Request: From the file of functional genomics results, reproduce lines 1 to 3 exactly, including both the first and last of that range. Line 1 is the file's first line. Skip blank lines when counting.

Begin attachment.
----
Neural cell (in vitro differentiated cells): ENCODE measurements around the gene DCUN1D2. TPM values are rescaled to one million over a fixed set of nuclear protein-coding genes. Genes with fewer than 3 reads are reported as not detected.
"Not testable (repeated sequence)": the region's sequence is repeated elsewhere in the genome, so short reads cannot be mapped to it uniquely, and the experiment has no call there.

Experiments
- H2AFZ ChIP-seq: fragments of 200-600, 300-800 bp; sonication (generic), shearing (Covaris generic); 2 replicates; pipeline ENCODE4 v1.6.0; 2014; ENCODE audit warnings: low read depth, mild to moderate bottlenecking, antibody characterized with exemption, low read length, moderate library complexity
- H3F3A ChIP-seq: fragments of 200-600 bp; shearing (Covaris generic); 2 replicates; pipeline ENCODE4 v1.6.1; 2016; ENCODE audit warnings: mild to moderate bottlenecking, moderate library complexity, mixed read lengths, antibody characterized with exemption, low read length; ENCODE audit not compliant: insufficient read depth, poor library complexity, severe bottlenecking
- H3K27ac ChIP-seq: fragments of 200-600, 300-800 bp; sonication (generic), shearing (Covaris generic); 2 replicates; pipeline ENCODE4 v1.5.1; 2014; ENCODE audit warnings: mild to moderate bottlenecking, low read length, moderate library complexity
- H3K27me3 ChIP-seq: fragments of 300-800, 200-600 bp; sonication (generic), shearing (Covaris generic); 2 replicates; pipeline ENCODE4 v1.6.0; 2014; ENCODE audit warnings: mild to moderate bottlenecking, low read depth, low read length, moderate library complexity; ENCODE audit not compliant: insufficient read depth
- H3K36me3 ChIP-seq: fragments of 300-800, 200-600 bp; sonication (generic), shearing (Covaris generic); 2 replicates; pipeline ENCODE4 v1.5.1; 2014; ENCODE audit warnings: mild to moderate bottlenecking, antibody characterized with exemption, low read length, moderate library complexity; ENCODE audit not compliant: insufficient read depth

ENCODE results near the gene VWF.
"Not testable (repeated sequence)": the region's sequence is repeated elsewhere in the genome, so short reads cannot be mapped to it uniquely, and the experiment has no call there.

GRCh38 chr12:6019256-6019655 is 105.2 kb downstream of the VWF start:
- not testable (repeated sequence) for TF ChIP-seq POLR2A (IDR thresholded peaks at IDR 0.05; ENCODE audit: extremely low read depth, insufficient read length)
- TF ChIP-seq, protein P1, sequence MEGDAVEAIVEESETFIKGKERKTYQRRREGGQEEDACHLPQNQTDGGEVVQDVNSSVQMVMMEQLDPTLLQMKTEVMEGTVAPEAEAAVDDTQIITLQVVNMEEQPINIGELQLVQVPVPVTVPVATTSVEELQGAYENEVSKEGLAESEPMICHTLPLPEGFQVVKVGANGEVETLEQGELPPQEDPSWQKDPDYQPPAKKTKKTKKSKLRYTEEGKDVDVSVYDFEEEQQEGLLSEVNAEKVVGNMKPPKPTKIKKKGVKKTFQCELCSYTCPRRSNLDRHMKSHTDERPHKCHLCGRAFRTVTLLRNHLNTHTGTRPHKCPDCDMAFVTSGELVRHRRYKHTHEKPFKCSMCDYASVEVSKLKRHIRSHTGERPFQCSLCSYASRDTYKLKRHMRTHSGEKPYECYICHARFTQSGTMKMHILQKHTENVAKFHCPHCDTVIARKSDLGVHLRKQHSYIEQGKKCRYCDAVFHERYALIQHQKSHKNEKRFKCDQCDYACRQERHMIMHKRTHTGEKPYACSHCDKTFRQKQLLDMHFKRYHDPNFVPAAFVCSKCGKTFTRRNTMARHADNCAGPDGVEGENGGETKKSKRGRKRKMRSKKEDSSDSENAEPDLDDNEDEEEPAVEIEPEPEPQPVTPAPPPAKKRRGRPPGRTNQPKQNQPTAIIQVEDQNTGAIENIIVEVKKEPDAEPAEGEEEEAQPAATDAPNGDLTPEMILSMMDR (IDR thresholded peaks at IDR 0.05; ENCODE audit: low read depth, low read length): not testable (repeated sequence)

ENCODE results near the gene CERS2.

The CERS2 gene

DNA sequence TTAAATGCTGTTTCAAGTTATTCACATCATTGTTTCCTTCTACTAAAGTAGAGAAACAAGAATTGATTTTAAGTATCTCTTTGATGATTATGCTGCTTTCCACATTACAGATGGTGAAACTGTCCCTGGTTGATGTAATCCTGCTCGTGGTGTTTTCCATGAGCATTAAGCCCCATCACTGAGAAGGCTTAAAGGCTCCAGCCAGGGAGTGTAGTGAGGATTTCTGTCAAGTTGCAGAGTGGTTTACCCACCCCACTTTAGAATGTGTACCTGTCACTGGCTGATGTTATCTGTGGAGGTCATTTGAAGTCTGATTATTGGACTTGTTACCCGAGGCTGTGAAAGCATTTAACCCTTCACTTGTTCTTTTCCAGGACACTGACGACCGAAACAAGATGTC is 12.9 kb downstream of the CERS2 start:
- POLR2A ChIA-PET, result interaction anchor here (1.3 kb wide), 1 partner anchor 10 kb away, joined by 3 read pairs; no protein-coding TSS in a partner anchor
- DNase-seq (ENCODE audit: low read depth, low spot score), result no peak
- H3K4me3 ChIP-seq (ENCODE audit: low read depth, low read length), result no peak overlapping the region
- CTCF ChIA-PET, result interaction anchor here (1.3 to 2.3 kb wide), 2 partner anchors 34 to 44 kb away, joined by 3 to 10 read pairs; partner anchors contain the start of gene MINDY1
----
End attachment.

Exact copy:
Neural cell (in vitro differentiated cells): ENCODE measurements around the gene DCUN1D2. TPM values are rescaled to one million over a fixed set of nuclear protein-coding genes. Genes with fewer than 3 reads are reported as not detected.
"Not testable (repeated sequence)": the region's sequence is repeated elsewhere in the genome, so short reads cannot be mapped to it uniquely, and the experiment has no call there.

Experiments